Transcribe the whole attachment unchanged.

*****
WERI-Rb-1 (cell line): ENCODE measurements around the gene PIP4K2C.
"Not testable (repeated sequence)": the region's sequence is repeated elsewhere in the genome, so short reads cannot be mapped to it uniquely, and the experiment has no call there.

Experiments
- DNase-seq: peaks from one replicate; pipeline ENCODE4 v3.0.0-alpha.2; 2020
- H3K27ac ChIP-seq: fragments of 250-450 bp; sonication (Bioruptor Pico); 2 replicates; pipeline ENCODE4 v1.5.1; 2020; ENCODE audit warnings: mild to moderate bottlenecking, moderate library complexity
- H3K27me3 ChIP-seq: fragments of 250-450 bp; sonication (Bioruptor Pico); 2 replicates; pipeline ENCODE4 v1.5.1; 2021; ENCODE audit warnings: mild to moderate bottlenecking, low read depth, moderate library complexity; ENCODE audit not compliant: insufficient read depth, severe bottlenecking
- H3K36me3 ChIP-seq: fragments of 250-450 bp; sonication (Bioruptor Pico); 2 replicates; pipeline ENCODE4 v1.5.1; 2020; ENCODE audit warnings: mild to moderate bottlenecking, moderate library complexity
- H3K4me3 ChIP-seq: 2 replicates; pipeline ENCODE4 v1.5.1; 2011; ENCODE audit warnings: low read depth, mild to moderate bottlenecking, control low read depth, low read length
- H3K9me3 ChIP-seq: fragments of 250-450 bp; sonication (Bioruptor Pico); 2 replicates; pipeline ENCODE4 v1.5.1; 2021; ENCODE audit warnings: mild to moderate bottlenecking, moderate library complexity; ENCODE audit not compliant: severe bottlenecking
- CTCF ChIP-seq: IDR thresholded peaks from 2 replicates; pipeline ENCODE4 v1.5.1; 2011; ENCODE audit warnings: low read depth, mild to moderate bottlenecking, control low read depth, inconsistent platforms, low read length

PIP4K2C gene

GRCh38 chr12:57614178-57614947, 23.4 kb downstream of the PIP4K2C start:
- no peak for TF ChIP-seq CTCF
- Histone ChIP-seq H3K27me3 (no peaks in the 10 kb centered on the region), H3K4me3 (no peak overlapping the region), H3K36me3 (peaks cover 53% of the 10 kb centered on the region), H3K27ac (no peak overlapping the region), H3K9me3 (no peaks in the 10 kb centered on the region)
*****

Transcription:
WERI-Rb-1 (cell line): ENCODE measurements around the gene PIP4K2C.
"Not testable (repeated sequence)": the region's sequence is repeated elsewhere in the genome, so short reads cannot be mapped to it uniquely, and the experiment has no call there.

Experiments
- DNase-seq: peaks from one replicate; pipeline ENCODE4 v3.0.0-alpha.2; 2020
- H3K27ac ChIP-seq: fragments of 250-450 bp; sonication (Bioruptor Pico); 2 replicates; pipeline ENCODE4 v1.5.1; 2020; ENCODE audit warnings: mild to moderate bottlenecking, moderate library complexity
- H3K27me3 ChIP-seq: fragments of 250-450 bp; sonication (Bioruptor Pico); 2 replicates; pipeline ENCODE4 v1.5.1; 2021; ENCODE audit warnings: mild to moderate bottlenecking, low read depth, moderate library complexity; ENCODE audit not compliant: insufficient read depth, severe bottlenecking
- H3K36me3 ChIP-seq: fragments of 250-450 bp; sonication (Bioruptor Pico); 2 replicates; pipeline ENCODE4 v1.5.1; 2020; ENCODE audit warnings: mild to moderate bottlenecking, moderate library complexity
- H3K4me3 ChIP-seq: 2 replicates; pipeline ENCODE4 v1.5.1; 2011; ENCODE audit warnings: low read depth, mild to moderate bottlenecking, control low read depth, low read length
- H3K9me3 ChIP-seq: fragments of 250-450 bp; sonication (Bioruptor Pico); 2 replicates; pipeline ENCODE4 v1.5.1; 2021; ENCODE audit warnings: mild to moderate bottlenecking, moderate library complexity; ENCODE audit not compliant: severe bottlenecking
- CTCF ChIP-seq: IDR thresholded peaks from 2 replicates; pipeline ENCODE4 v1.5.1; 2011; ENCODE audit warnings: low read depth, mild to moderate bottlenecking, control low read depth, inconsistent platforms, low read length

PIP4K2C gene

GRCh38 chr12:57614178-57614947, 23.4 kb downstream of the PIP4K2C start:
- no peak for TF ChIP-seq CTCF
- Histone ChIP-seq H3K27me3 (no peaks in the 10 kb centered on the region), H3K4me3 (no peak overlapping the region), H3K36me3 (peaks cover 53% of the 10 kb centered on the region), H3K27ac (no peak overlapping the region), H3K9me3 (no peaks in the 10 kb centered on the region)